Christine Koh

Hello!

I'm Christine Koh, a music and brain neuroscientist turned multimedia creative. I'm the founder + editor of Boston Mamas, co-author of Minimalist Parenting, co-host of the Edit Your Life podcast, and creative director at Women Online. Drop me a line; I'd love to chat about how we can work together!

Food Explorer Passport

foodpassport1.jpgToday, April offers a cool idea to inspire kids to try new foods:

My daughter has interesting tastes in food. She is my child in so many ways, but in the food adventure sort of way, not so much. I was dying to try everything as a child...just because. I wanted to try it all, and I often did. My daughter? Well, she has her favorites and she'd like to stick to them, thankyouverymuch. Luckily for us, her favorite foods are black beans, broccoli, and pasta. Not a bad triad of vitamins, protein and fiber. But try to get an apple in the girl? A grape? A suspect vegetable? It all produces a gag reflex that upsets the stomach of everyone around. Even the promise of a treat for sampling everything on her plate cannot tempt her. She'll decide to go without.
I do subscribe to the theory that food should not be a battle. There is no way to win that and I think it might set up a rather unhealthy relationship with food. Plus, I have some unhappy food allergies and I know that her rejection might be caused by an unnoticed, low-grade allergic reaction. So, no forcing. But encouraging is fair play, and I play sneaky.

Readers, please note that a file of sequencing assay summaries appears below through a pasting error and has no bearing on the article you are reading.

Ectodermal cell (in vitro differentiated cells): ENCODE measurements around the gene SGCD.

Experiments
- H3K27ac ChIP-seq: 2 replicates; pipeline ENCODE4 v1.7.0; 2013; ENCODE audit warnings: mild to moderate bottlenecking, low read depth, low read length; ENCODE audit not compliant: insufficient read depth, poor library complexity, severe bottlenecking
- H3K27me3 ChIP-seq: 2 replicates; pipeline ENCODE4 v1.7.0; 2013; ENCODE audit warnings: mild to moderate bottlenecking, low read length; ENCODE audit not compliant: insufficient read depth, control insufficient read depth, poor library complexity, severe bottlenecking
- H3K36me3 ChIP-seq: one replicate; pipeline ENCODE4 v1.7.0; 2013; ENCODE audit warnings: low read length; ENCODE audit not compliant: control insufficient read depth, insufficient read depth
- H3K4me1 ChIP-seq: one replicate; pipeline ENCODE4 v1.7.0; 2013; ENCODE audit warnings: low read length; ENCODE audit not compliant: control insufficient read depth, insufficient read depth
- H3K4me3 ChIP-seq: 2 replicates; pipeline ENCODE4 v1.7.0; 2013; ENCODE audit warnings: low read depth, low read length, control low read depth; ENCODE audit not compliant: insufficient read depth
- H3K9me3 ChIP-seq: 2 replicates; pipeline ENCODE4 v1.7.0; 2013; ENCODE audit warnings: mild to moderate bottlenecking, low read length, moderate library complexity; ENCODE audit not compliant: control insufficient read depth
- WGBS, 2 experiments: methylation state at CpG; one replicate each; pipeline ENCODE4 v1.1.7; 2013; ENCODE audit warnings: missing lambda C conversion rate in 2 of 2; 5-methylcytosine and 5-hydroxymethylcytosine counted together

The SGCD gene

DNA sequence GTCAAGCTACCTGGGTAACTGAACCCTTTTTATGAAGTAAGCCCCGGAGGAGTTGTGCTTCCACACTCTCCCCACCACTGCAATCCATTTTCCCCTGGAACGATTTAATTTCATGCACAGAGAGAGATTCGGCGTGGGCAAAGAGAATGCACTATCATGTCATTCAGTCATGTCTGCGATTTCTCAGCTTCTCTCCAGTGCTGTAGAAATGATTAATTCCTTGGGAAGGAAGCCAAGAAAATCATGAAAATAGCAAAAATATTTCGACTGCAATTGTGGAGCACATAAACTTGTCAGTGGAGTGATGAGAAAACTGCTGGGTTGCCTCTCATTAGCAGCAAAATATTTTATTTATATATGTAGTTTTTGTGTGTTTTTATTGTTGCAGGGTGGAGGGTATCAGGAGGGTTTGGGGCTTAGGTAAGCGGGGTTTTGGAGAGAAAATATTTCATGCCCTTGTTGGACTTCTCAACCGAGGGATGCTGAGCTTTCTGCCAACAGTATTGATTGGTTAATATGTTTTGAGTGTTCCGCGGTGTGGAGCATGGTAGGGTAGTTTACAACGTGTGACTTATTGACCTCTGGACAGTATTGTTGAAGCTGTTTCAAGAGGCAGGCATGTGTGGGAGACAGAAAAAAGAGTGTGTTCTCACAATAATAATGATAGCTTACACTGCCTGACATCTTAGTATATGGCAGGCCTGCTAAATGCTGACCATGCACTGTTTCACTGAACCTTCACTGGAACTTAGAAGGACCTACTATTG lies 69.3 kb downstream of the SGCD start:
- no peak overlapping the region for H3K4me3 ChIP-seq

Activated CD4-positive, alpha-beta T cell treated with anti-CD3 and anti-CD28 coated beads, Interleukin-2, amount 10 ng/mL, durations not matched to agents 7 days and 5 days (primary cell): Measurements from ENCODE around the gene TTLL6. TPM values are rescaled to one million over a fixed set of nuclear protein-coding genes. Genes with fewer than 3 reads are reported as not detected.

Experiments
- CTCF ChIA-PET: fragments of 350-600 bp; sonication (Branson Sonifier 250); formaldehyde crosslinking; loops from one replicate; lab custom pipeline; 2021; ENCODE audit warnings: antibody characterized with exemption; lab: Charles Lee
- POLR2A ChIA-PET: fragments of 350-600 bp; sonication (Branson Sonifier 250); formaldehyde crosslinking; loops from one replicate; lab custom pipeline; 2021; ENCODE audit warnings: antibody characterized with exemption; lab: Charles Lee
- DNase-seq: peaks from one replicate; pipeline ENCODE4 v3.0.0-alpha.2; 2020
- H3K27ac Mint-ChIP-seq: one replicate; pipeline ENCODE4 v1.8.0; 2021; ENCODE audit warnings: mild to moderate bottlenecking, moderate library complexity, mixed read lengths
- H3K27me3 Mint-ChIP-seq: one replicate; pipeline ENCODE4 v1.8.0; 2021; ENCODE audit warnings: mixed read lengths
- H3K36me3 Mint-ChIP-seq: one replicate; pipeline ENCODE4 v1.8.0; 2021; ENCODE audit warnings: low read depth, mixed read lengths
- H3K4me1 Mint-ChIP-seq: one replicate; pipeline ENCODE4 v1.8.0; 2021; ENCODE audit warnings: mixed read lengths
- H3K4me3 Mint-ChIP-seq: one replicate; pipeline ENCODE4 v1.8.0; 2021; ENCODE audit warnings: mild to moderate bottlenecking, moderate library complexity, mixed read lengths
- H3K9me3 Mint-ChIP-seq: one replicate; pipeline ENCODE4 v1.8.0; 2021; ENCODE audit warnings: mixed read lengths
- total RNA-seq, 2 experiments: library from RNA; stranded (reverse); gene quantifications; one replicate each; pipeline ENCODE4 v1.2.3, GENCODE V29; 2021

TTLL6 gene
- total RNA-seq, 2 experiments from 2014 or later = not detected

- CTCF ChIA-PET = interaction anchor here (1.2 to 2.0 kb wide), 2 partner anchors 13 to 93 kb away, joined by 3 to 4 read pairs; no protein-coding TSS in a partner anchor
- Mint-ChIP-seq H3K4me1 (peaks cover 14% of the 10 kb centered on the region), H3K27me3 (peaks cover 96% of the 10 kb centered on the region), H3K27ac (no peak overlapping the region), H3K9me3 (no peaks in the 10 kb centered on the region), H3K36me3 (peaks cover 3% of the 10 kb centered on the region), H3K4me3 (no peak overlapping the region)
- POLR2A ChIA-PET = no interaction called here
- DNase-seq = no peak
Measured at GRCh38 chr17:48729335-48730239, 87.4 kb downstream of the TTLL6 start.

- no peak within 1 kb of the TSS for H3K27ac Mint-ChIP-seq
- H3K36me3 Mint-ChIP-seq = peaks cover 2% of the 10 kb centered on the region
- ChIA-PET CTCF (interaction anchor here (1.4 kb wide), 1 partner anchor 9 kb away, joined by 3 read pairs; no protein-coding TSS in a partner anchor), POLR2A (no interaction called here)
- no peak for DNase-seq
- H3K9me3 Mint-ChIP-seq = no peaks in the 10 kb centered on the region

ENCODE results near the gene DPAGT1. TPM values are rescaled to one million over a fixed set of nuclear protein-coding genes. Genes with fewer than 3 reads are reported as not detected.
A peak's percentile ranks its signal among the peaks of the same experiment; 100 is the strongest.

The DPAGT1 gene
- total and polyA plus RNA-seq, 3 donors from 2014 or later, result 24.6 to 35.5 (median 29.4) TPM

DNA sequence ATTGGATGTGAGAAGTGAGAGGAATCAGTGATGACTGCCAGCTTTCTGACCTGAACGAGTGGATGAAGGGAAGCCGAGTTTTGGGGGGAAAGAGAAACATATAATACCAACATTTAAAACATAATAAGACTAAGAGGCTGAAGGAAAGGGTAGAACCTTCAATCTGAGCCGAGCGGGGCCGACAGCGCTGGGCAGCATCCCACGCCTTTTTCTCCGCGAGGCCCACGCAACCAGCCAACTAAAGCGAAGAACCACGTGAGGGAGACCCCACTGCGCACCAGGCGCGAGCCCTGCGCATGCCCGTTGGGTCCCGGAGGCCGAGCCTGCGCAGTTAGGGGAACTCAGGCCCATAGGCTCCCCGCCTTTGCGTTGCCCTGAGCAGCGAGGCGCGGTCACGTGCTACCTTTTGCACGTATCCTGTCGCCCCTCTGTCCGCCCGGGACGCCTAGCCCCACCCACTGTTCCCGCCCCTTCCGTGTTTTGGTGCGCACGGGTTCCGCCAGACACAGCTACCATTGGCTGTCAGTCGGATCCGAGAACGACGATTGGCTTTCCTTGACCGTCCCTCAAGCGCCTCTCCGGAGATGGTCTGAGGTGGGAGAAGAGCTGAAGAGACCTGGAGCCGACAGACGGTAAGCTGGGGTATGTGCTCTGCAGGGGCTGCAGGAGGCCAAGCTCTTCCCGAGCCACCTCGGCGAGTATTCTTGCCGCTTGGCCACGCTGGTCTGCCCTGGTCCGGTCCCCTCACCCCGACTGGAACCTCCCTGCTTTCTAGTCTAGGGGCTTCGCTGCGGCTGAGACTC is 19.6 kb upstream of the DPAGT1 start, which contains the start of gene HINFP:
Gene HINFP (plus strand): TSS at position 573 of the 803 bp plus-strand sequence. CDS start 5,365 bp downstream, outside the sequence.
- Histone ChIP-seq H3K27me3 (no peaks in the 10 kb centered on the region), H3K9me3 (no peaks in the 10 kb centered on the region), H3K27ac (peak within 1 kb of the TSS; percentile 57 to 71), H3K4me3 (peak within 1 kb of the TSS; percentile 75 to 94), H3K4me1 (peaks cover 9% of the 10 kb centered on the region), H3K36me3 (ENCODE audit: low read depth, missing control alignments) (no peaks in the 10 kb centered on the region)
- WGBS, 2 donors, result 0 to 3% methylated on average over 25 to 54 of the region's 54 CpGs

We also travel a lot, and my daughter loves it. She loves her passport and she loves how the people at the airport stamp it. So, we made one just for meals. We call it her "Food Explorer Passport" and she gets a sticker "stamp" for trying any new food, or any food that she is wary of. On our latest trip to southern Spain, she willingly scarfed down unfamiliar Spanish foods and helped me put the stickers in her "passport" to prove it. Next to the stickers, I wrote out what foods she tried. She was beaming with pride and very willing to give things a go, although not everything. Some dishes weren't worth a sticker, she decided, and that's OK.

Since returning home, she's stuck with the idea and will happily take a taste of many foods that are merely in the "suspicious" category. Any that she dreads don't merit the effort yet, apparently. That's OK with us, because she's upped her intake of new flavors by quite a lot, and that's really something for our broccoli-pasta-beans girl.

Here's how we made our Food Explorer Passport:

I bought a 3 1/2" x 5 1/2" Moleskine cahier pack. They are thin, saddle-stitched notebooks that come in a pack of three instead of the thick traditional notebook. They come in ruled, grid, or plain. (I chose grid because, well, that's what the store had in stock when I got the idea.) It's very similar in size and thickness to a real passport. I bought silverware stickers and globe stickers and I arranged them on the cover (with my daughter's help) to look like a place setting. All you need after that is a collection of stickers to fill the book, a pen, and food to try. I'm generally liberal with stickers and I don't begrudge extras, especially for trying patatas bravas.

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